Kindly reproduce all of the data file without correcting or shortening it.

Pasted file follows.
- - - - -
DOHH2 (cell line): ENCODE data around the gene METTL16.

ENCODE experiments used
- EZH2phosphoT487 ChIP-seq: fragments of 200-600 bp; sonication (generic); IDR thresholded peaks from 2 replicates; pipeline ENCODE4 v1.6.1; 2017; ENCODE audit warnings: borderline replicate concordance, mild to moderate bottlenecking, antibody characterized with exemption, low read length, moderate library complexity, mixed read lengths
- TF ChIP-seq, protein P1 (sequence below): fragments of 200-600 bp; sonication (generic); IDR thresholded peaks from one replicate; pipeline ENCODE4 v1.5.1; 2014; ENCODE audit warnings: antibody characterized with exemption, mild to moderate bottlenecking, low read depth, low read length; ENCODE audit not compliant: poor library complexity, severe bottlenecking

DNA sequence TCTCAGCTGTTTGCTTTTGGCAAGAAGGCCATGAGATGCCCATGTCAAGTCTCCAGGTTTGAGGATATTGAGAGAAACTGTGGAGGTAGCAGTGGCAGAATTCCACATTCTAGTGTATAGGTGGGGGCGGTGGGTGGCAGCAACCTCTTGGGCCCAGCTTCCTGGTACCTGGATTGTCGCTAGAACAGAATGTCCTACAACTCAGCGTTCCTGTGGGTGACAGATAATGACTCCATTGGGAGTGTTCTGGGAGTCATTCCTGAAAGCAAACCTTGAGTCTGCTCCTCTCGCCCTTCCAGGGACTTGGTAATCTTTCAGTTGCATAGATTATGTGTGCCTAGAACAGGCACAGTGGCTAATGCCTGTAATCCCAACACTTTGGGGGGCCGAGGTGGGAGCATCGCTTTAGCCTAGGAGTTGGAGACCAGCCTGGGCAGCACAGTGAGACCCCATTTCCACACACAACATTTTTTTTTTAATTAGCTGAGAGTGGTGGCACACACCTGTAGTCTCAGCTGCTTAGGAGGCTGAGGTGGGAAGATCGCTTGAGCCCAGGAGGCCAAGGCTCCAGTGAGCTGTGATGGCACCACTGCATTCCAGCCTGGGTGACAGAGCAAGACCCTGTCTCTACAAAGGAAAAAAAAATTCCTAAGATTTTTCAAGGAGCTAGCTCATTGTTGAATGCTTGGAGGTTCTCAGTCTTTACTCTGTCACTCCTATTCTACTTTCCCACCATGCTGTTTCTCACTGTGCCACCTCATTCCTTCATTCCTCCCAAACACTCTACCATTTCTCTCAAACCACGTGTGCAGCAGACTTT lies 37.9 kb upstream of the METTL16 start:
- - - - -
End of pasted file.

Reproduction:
DOHH2 (cell line): ENCODE data around the gene METTL16.

ENCODE experiments used
- EZH2phosphoT487 ChIP-seq: fragments of 200-600 bp; sonication (generic); IDR thresholded peaks from 2 replicates; pipeline ENCODE4 v1.6.1; 2017; ENCODE audit warnings: borderline replicate concordance, mild to moderate bottlenecking, antibody characterized with exemption, low read length, moderate library complexity, mixed read lengths
- TF ChIP-seq, protein P1 (sequence below): fragments of 200-600 bp; sonication (generic); IDR thresholded peaks from one replicate; pipeline ENCODE4 v1.5.1; 2014; ENCODE audit warnings: antibody characterized with exemption, mild to moderate bottlenecking, low read depth, low read length; ENCODE audit not compliant: poor library complexity, severe bottlenecking

DNA sequence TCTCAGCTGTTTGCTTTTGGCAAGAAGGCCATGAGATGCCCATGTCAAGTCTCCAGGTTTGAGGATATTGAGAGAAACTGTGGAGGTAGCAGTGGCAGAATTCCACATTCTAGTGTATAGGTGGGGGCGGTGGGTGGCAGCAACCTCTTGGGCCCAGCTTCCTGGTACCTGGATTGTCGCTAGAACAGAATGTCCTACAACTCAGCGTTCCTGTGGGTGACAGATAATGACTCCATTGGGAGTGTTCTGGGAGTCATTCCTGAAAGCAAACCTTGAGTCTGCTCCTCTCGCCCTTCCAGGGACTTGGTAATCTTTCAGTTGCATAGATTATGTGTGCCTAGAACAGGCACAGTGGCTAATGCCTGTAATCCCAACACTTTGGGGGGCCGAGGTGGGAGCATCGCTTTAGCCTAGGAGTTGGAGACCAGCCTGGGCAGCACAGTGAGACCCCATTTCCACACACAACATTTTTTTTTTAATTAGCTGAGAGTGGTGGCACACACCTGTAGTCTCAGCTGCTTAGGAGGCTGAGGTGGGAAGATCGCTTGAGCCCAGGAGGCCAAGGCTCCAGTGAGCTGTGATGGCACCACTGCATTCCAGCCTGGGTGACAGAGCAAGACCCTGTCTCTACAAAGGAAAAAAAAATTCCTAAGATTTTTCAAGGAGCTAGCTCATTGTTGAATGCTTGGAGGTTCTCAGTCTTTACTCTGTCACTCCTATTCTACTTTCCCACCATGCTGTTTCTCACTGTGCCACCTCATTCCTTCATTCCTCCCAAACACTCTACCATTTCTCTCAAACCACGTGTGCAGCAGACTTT lies 37.9 kb upstream of the METTL16 start: